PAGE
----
There’s never been a better time to train to teach


According to a new report by the National Foundation for Educational Research (NFER) the number of unfilled teaching posts in secondary schools has risen again. Whilst this is concerning for the sector, it suggests a buoyant job market for those entering secondary teaching as a profession.

The report, which was commissioned prior to the covid-19 pandemic, also shows that recruitment to secondary shortage subjects such as maths, physics, modern foreign languages and chemistry has significantly declined in comparison to previous years.

With rising pupil numbers, larger class sizes and a shortfall in trainee teachers, it is more important than ever that universities help to meet this demand and train the teachers of tomorrow.

University of Cumbria has a long and prestigious history of delivering teaching qualifications and its institute of education is one of the largest and most successful providers of teacher training in the UK. Through its founding institutions, St Martin’s College in Lancaster and Charlotte Mason College in Ambleside, the university has been inspiring teachers and educators through its training and professional development programmes for over 100 years.

For the Class of 2020, who perhaps face an uncertain economic future, it is an ideal time for graduates to consider whether or not secondary school teaching might be the perfect career for them. It could also be an excellent choice for people looking for a career change. Indeed, there may be some parents who needed to homeschool their children during the pandemic who now think they would love to teach.

University of Cumbria Head of Student Recruitment and Portfolio, Institute of Education, Kathryn Fox said: “Teaching secondary school pupils is very rewarding and no two days are the same.

“The role involves a variety of activity and enables you to spend time with young people and see the world through their lens. This can be stimulating, refreshing and challenging all at the same time.  

“There are moments in secondary teaching that feel like magic – when a pupil understands a new concept that you have explained to them or demonstrates a new skill.

“To see the world through a young person’s eyes can be very rewarding.

“Teaching also requires many transferable skills such as good organisational skills, peronal reflection, creativity and problem solving so teaching can be an excellent choice for people looking for a career change.”

When asked what sort of person should go into secondary teaching and what kind of attributes they should have Kathryn added: “If you have passion for a subject, and are committed to continuing to develop your subject knowledge, secondary teaching is an ideal career choice for you. You also need to be interested in working with young people and have a desire to make a difference.”

For anyone choosing to apply to train as a teacher this September, there are fewer barriers, following the announcement by Nick Gibb, the minister of state for school standards, that QTS (Qualified Teacher Status) Professional Skills Tests will be scrapped for the academic year starting in 2020, something which the University of Cumbria welcomes.

University of Cumbria, Director for the Institute of Education, Ruth Harrison-Palmer said: “We welcome the change which enables us to bring people with the potential to become great teachers on to our courses.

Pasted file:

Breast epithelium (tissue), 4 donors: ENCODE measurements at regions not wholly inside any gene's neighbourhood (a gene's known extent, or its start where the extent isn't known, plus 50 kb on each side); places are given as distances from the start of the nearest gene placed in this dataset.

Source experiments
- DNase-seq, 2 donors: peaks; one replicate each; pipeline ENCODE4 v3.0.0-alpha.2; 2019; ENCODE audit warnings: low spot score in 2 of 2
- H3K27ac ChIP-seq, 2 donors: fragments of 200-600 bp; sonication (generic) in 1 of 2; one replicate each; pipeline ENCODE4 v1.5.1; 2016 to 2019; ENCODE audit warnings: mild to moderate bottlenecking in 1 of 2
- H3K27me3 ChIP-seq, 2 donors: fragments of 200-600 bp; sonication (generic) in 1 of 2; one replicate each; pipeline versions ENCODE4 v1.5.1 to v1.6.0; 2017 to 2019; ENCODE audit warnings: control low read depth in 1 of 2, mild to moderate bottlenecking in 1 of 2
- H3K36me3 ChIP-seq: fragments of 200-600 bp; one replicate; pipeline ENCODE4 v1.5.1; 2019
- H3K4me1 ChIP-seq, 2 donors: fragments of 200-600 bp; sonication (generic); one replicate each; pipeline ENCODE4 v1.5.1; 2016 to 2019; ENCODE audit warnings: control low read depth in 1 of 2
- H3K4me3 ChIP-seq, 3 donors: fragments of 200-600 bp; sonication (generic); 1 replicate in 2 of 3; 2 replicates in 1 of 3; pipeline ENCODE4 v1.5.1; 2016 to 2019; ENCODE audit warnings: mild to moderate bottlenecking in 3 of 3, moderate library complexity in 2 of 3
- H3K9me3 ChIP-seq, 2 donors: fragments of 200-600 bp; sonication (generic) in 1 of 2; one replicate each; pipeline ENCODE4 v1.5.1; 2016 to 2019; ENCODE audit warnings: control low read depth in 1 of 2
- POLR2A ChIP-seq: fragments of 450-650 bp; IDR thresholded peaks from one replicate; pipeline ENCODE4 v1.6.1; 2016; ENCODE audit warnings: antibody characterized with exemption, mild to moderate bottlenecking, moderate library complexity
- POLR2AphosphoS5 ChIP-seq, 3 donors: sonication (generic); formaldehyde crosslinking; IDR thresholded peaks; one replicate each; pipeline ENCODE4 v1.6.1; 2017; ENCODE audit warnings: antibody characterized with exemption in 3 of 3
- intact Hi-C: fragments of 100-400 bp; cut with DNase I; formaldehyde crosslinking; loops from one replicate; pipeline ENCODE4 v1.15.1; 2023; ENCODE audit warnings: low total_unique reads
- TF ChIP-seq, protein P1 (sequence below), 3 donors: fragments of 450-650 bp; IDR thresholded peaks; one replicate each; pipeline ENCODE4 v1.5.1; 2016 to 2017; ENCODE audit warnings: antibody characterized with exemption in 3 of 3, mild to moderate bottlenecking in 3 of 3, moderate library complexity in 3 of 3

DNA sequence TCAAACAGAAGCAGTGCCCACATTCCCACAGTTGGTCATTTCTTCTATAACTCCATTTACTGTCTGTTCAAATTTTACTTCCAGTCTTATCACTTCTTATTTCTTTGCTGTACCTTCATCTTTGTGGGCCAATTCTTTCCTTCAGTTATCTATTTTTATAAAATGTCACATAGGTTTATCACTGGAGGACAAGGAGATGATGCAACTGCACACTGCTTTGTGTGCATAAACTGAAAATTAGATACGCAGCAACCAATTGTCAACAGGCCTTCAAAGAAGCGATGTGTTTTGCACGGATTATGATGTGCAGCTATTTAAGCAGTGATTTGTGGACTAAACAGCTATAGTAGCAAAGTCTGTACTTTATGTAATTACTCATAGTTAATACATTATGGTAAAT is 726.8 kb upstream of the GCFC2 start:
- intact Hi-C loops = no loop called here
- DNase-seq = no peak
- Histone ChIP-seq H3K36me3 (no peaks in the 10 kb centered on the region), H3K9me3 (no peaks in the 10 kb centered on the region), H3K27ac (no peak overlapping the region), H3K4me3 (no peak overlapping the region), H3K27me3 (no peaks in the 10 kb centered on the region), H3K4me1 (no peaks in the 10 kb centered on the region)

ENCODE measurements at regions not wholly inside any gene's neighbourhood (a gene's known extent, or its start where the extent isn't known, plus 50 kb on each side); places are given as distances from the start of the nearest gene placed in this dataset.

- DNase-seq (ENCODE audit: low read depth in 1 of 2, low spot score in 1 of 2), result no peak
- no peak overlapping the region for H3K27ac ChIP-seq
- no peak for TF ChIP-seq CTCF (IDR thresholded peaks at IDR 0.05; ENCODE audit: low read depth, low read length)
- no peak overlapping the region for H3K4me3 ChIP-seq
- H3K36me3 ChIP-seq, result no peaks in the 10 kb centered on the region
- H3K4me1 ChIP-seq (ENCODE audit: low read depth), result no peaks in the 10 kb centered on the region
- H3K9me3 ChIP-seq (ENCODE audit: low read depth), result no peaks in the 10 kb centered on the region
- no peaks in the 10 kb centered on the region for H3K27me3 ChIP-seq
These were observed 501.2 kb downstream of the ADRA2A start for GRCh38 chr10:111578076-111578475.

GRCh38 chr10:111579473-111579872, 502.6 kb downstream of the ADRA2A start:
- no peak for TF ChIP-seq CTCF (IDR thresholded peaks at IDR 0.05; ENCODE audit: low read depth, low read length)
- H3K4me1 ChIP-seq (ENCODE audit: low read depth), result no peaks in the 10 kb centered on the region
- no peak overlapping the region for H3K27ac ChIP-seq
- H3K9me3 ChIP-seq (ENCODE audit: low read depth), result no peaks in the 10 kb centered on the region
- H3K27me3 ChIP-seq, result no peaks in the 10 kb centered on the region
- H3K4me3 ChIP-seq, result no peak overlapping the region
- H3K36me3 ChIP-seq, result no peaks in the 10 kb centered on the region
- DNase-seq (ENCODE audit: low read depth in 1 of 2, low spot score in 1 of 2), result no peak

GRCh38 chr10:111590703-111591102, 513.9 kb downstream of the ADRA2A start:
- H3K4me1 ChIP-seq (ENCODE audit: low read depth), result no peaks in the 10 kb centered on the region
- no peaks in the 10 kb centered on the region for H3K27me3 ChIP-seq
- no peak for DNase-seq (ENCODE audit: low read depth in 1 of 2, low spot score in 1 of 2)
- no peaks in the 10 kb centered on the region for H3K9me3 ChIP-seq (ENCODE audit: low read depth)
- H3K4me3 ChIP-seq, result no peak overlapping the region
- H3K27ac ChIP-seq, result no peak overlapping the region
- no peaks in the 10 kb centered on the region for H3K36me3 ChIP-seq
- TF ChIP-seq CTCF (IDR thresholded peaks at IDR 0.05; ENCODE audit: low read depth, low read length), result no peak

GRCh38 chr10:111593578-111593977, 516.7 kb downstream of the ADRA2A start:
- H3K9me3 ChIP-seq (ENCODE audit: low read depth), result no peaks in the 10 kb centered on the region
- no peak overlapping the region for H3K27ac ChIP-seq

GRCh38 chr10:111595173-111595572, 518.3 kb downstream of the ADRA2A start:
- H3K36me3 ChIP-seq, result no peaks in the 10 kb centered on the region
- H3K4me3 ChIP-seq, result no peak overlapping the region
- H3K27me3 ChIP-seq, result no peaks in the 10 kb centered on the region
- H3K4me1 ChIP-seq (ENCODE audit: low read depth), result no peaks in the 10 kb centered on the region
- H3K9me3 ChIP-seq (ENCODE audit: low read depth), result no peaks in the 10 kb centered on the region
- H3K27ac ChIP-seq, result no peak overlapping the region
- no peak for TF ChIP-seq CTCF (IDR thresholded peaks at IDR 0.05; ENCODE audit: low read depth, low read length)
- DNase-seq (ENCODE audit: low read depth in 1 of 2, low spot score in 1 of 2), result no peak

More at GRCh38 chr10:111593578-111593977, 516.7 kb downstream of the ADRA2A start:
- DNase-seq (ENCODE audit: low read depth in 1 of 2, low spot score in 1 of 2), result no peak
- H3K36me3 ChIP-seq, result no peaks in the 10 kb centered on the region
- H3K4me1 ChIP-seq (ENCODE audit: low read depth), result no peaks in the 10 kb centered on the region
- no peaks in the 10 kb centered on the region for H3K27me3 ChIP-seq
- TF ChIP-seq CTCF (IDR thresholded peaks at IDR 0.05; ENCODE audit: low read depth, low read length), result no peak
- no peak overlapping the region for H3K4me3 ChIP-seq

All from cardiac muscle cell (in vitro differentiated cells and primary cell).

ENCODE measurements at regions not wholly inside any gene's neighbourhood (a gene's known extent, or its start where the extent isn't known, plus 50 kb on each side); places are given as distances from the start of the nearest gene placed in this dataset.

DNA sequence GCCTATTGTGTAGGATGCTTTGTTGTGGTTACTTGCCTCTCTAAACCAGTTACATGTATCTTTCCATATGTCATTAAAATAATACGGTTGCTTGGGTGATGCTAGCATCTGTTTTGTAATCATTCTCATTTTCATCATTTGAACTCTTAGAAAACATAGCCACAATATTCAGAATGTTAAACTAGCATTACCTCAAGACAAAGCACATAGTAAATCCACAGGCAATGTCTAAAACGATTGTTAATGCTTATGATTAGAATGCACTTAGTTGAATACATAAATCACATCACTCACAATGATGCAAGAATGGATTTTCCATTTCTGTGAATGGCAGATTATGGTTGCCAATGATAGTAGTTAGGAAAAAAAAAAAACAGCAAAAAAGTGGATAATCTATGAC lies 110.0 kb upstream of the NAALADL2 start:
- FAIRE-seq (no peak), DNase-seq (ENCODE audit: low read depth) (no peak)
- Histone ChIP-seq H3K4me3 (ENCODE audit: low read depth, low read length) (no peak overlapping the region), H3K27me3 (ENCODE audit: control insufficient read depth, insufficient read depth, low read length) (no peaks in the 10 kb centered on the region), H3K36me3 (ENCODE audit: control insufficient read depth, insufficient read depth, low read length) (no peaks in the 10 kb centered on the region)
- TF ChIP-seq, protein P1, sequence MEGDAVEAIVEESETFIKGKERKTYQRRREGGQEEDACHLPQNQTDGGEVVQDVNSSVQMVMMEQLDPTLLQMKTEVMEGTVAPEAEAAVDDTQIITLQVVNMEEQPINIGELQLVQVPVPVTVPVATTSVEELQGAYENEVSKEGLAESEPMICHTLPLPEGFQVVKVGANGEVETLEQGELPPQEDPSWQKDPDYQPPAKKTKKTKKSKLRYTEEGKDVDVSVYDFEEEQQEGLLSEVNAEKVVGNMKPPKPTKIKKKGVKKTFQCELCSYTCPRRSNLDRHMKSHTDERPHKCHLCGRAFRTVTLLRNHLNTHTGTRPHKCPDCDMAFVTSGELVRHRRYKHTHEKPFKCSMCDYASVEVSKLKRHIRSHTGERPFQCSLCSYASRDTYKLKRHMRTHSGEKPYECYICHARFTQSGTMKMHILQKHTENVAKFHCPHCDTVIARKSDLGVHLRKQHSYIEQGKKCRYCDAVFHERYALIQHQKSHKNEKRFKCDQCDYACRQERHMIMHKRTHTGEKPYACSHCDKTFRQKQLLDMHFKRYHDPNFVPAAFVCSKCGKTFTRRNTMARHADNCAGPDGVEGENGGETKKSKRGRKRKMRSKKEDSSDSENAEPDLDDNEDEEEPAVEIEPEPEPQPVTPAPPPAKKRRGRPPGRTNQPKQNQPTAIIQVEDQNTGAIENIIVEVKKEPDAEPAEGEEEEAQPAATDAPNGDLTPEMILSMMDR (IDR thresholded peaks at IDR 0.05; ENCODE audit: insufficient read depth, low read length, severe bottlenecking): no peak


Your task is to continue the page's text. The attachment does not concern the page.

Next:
“We offer a targeted and personalised approach to support them to develop a high level of subject knowledge throughout their course, rather than expecting all applicants to have this from the start.

“We hope this will encourage people who have previously struggled to enter the course, but who are passionate about teaching, to try again and we’re ready to welcome people who want to bring something to the table and allow them to grow as they train.”

The Department for Education recently set out proposals to increase starting salaries to £30,000 by 2022-23, alongside above-inflation increases to pay ranges for more experienced teachers and school leaders.

In addition the DfE is also rolling out its Early Career Framework (ECF), which will deliver a two-year support package for new teachers, providing them with early career support and development including mentoring. The framework will be rolled out in pilot areas this year before it is extended.

Kathryn Fox finished by saying: “It really is a great time to choose to become a secondary school teacher and we look forward to the Early Career Framework being extended to all areas.

“There will be a package of support that a new teacher will be able to access in their first two years of teaching. This will provide additional and much needed support and enable a more effective transition between the initial stages of training and the first few years as a newly qualified teacher.”

University of Cumbria has a dedicated team on hand to help anyone who is interested in starting university this year. Whether you still need to apply, are looking for a course, have changed your mind about the course you have chosen or are looking for a career change, the university’s Clearing team can help you.

Clearing hotline - 0808 178 7373 - and online at https://www.cumbria.ac.uk/clearing

To find out more about teaching at University of Cumbria visit https://www.cumbria.ac.uk/study/academic-departments/institute-of-education/teacher-training/



Picture 1 - University of Cumbria, Director for the Institute of Education, Ruth Harrison-Palmer

Picture 2 - University of Cumbria Lancaster Campus

Picture 3 - University of Cumbria Fusehill Street Campus